They come in a "TO-92" package which means the chip is housed in a plastic semi-cylinder with three legs. The legs can be bent easily to allow the sensor to be plugged into a breadboard. You can also solder to the pins to connect long wires. If you need to waterproof the sensor, you can see the next step for an Instructable for how to make an excellent case.
<p>You mentioned: &quot;You can also solder to the pins to connect long wires.&quot;</p><p>Any idea how long the wires can be? </p><p>I would like to use one of these as an outside air temperature sensor by just hanging a long set of wires out the window with the temperature sensor at the end and leave the Arduino and power source inside the house nice and dry.</p>
<p>what sensor will i use underwater to detect object?</p>
<p>A sonar ? </p><p>good question ! </p>
<p>Can someone tell me what are the basic components of a temperature sensor ?</p>
<p>plastic metal and silicon. I guess. You can find an answer on wikipedia </p>
<p>Adafruit, note that diodes are NTC devices @ -2mV/K. Vf will drop across a diode with rise in temperature.</p>
<p>so what should we do, knowing that ? </p>
Hi. I'm not an electrician but I am good with words &amp; have a fair understanding of this tutorial. Having said that, I'm about to ask a possibly stupid question. It sounds like the temperature sensor has to be in a separate device if your phone doesn't already have one installed. Then, one would have to connect that device to the phone in order to get a temp reading. Is that true? Or is there a way to have a sensor installed in your phone? I'm thinking the answer is 'no' on the install. The phone in question isn't old, it IS Android but it's down the quality totem pole &amp; is nothing fancy. I'm thinking that the phone (Samsung J1) wouldn't have all of the necessary components to do an install. Am I right? Thanks for your time.<br>Breezy
<p>buy a sensor on the internet, go to a local fablab, take an arduino wire evrithing up and try it out </p>
<p>Thank you for your tutorial.</p>
<p>Is there a way to have two temp sensors on one Arduino and when one temp drops below the other, it turns on a blower fan?</p>
uh great idea if it does plz tell me cause that would be awesome s<br>and it would help me in what I'm building
<p>2 analog inputs, compare them with if(analogRead(portForSensor1) &lt; analogRead(portForSensor2)) digitalWrite(fanPort);</p>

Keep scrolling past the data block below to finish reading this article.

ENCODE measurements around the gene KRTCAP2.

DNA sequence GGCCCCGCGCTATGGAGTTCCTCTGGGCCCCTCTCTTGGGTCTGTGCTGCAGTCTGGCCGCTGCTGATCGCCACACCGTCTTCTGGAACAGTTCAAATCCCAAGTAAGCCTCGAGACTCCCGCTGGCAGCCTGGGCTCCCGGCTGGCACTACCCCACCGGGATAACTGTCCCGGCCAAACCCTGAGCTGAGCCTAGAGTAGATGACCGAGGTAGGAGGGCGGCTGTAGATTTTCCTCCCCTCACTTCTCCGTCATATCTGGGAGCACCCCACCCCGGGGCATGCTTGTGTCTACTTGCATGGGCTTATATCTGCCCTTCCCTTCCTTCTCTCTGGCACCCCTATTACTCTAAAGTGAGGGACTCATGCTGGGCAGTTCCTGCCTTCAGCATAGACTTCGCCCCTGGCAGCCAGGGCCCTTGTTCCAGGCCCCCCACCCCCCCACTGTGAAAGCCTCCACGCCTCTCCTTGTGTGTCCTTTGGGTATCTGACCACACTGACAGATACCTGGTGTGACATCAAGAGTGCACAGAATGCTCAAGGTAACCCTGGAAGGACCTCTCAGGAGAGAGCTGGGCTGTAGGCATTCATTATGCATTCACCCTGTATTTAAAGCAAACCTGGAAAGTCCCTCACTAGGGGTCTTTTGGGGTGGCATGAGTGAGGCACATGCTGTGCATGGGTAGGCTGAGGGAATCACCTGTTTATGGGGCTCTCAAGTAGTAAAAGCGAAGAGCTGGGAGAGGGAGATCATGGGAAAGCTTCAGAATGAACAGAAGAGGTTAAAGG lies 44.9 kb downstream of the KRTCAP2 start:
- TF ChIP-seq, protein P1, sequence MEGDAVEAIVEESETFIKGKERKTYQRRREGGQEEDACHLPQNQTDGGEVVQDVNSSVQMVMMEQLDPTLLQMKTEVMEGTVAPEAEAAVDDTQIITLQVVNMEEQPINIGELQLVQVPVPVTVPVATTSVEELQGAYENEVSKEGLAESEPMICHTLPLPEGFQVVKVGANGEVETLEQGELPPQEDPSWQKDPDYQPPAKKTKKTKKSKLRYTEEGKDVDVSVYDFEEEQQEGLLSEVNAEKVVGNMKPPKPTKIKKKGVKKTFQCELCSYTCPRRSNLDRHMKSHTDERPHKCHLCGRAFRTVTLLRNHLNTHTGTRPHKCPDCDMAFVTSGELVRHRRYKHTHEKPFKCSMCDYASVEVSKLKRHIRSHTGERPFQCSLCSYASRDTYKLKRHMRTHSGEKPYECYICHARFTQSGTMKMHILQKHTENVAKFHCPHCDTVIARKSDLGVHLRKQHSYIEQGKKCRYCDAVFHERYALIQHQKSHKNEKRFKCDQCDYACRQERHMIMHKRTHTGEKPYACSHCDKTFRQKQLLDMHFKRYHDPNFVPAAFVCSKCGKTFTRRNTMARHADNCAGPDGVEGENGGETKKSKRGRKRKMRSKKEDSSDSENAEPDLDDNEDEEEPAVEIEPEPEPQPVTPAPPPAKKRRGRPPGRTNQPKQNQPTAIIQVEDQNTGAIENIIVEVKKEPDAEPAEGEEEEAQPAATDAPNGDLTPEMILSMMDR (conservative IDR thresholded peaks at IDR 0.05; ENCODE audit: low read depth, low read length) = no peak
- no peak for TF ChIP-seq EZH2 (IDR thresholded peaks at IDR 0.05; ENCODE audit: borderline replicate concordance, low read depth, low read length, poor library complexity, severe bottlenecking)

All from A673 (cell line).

<p>is there any way to use the ds18b20 temp. sensor in &quot;analog mode&quot; this way.? no libraries, no conversions. i just need to see raw data/numbers (0-1024) on serial monitor. <br>i just can't find a single post that doesn't involve libraries</p><p>thank you, very informative post.!</p>
Since many years I'm using the LM35 in &quot;metal case&quot; for a lot experiments in the physical chemistry practical course of the ETH Zurich. The metal case has the advantage of a shorter time constant compared to TO-92 (~3s vs. &gt;8s), but it is much more expensive. Recently I replaced the LTC2408 ADC interfaced via the lpt port by the ADS1248 and an Arduino for data transfer to the host.
<p>Do you happen to have any code for retrieving data from the ads1248? despite the input, the adc the adc result doesn't follow.</p>
I know some detail about thermocouples which tried to outline in the site<br> <a href="http://www.about-thermocouples.com" rel="nofollow">http://www.about-thermocouples.com</a><br> But i came to know about such IC first time.Can it be used to display temperature directly.
I would think about going to the Digital sensor DS18B20. A how-To for Arduino is here: http://arduino-info.wikispaces.com/Brick-Temperature-DS18B20
<br>174<br>6.18V power supply<br>0.84 volts<br>33.88 degress C<br>92.98 degress F<br><br>173<br>6.22V power supply<br>0.84 volts<br>33.76 degress C<br>92.76 degress F<br><br>Heres the problem, .. its more like 70-72 degrees in here and im using USB power which my volt meter measures at 5.10v, the sensor @ the sensor is measuring .583v help me out here.<br>